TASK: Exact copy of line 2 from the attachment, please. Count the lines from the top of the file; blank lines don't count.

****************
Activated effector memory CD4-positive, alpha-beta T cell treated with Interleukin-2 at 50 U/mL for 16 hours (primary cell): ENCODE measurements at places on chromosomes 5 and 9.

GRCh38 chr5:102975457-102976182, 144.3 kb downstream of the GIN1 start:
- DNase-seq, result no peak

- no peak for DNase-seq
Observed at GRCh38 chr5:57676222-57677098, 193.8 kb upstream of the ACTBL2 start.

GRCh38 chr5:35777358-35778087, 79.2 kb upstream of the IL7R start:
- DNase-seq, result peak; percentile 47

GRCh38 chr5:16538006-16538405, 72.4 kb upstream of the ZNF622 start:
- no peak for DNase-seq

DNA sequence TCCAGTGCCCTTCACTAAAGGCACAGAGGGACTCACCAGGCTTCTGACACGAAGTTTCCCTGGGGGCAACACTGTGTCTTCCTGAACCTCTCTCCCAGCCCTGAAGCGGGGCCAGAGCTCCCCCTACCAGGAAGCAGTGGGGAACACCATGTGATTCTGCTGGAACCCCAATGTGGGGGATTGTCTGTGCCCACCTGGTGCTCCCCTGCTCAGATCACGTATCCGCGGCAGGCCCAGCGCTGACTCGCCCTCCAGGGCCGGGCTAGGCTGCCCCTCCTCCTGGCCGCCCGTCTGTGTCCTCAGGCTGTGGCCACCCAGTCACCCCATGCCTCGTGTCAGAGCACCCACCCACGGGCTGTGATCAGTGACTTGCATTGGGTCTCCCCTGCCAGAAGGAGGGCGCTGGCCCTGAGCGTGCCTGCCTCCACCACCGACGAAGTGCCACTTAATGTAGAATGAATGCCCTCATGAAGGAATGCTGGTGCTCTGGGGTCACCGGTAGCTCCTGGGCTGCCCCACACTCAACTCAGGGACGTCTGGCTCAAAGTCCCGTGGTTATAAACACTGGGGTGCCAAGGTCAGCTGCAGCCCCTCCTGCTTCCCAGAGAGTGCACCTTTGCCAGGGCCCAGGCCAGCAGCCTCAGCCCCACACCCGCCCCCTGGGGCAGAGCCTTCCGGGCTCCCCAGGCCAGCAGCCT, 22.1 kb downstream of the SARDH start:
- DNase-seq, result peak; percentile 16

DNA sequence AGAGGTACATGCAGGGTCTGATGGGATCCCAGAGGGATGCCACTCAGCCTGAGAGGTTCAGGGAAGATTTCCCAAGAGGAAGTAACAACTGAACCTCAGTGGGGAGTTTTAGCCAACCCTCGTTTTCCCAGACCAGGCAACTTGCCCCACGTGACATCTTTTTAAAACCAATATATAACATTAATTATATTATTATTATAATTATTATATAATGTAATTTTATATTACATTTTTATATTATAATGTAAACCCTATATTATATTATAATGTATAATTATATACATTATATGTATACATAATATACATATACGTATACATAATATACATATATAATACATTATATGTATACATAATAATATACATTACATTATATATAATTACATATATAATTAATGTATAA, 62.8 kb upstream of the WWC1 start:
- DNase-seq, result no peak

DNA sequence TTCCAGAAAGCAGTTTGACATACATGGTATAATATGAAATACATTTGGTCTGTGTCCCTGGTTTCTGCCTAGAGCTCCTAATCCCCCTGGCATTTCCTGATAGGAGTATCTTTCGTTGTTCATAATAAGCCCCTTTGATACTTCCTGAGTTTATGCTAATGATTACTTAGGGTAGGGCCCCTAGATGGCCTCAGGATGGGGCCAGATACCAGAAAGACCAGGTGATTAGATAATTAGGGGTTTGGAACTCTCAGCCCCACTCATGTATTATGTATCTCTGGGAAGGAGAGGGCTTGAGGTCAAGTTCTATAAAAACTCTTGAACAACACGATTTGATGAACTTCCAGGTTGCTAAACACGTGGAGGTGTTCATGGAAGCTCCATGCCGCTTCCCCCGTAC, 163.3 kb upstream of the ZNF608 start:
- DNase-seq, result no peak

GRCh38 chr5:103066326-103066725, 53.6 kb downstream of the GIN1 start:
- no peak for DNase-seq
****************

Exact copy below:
GRCh38 chr5:102975457-102976182, 144.3 kb downstream of the GIN1 start: